In the report, consequences of hypothetical severe nuclear accidents releases to Nordic marine environment are preliminary considered. The considered marine area comprises the Baltic Sea (Sweden, Denmark, Finland) and the North Atlantic (Iceland, Faroes, Norway) areas. The hypothetical severe nuclear accidents can be related to nuclear power plants, nuclear powered submarines or ice-breakers. Quite comprehensive survey on radioactive source terms of extremely severe nuclear power and submarine accidents has been done. This enables to estimate more realistically possible radioactive releases of various elements and nuclides to marine environment. One recent reference is of course the Fukushima accident and estimated releases there. The marine flows and dilution circumstances around the Nordic nuclear power plants and in the Baltic Sea area in general, has been studied. Respectively marine flows related to Iceland and Faroes coasts are considered with measured data and with preliminary 3D-model simulations. The substantial depth of sea water in the North Atlantic affect vertical concentration profiles to some extent. At Icelandic or Faroese waters, a potential submarine accident would likely occur in a well defined water mass, and radioactivity from the accident would be detected and spread with the flow regime of the water mass in the world ocean. Based on hypothetical severe accidents scenarios, preliminary consequence calculations has been done. It should be emphasised that the considered severe accident cases, considered in this study, do not directly attach any specific Nordic nuclear power plant or any specific submarine type. The considered radioactive releases will, however, provide specified references for more extensive consideration of environmental consequences of severe - or minor – radioactive releases to Nordic marine environment. As a reference, the release amounts from a 3000 MWth reactor size were used. Based on source term analyses, the chosen release fractions in the study were: iodine 20% (of the total core inventory), caesium 10%, tellurium 10%, strontium 0.5%, ruthenium 0.5%. The considered release event to marine environment were assumed to start ten hours after shutdown of the reactor. Total released amounts of the most important nuclides were estimated to be: 4.85⋅1017 Bq (I-131), 7.29⋅1016 Bq (Cs-134) and 4.17⋅1016 Bq (Cs-137). Due to the highly contaminated sea food, the arising doses to human from a hypothetical severe nuclear power plant accident would be high especially in local sea area. Based on preliminary results, annual individual doses could be ten to some hundreds of millisieverts from local sea area. The most important nuclides were Cs-134, Cs-137 and I-131 causing 96% of the total ingestion dose. In the Baltic Sea area, the arising doses from a severe nuclear power plant accident assumed to happen e.g. at Gulf of Finland, would be about 1/10000 compared to doses in the local sea area. Thus the arising maximum annual individual dose for fish pathway is in the level of 0.1 mSv in the Baltic Sea area. Submarine accident assumed to happen at Icelandic waters, has been analysed in the study. The calculated collective dose rates to man as well as doses to a critical group are significantly lower than doses from natural sources. However, in local considerations dose-rates are significantly higher than the negligible component to the annual individual dose obtained from natural sources (UNSCEAR, 2000) and, therefore, have to be taken into consideration during evaluation of the accident consequences.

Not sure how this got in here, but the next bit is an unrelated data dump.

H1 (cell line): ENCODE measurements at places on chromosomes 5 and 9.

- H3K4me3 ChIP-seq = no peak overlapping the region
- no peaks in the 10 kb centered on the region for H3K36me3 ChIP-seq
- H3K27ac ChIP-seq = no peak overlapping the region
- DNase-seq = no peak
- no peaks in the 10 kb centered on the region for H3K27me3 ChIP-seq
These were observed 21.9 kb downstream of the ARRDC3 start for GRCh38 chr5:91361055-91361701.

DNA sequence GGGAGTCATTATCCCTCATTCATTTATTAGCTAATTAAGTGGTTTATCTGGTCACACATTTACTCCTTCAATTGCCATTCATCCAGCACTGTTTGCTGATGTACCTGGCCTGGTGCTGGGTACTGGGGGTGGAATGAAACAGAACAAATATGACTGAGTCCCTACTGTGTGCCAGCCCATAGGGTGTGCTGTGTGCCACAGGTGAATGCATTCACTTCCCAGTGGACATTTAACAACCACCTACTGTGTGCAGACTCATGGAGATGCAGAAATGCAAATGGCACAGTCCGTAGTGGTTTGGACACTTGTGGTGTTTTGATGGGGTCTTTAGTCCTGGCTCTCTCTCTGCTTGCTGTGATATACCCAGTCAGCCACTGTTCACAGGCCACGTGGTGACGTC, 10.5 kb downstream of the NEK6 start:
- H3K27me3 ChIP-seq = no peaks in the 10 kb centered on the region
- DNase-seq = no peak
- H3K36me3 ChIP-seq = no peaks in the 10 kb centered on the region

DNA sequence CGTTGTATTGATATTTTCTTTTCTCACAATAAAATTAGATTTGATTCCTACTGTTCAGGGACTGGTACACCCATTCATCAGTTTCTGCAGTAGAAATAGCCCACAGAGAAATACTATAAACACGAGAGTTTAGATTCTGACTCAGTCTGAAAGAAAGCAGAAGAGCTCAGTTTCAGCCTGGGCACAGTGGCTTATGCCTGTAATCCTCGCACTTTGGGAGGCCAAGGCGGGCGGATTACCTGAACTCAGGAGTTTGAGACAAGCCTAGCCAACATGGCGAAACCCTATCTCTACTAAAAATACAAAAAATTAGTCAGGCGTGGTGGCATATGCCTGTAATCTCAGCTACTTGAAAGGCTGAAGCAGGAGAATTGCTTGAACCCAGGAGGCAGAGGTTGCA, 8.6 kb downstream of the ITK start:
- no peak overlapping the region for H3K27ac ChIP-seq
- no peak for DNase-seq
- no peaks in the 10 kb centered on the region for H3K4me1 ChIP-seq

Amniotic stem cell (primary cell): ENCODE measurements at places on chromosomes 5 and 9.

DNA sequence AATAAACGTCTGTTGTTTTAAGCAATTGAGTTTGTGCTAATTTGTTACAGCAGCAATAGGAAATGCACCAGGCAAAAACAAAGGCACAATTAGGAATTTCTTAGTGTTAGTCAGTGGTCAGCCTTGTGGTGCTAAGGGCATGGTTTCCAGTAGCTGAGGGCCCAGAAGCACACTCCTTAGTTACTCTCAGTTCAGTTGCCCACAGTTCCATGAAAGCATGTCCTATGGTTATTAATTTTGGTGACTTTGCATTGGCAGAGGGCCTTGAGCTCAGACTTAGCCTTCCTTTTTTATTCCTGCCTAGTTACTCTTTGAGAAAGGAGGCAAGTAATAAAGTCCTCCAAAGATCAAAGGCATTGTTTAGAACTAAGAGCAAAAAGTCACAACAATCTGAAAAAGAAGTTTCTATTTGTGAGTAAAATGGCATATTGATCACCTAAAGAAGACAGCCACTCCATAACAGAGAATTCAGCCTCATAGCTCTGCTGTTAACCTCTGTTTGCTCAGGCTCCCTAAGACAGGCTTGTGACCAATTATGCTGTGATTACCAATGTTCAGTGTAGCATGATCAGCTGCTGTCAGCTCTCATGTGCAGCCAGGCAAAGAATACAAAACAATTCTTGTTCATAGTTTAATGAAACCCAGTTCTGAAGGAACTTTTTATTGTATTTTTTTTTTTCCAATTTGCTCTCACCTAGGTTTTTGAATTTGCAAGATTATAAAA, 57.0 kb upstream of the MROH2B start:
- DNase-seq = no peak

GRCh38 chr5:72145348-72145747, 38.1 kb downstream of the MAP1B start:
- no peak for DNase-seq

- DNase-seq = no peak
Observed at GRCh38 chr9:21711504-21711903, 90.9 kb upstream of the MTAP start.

NKS-276; Severe radioactive releases; Marine environment; Nuclear power plants; Submarines; Doses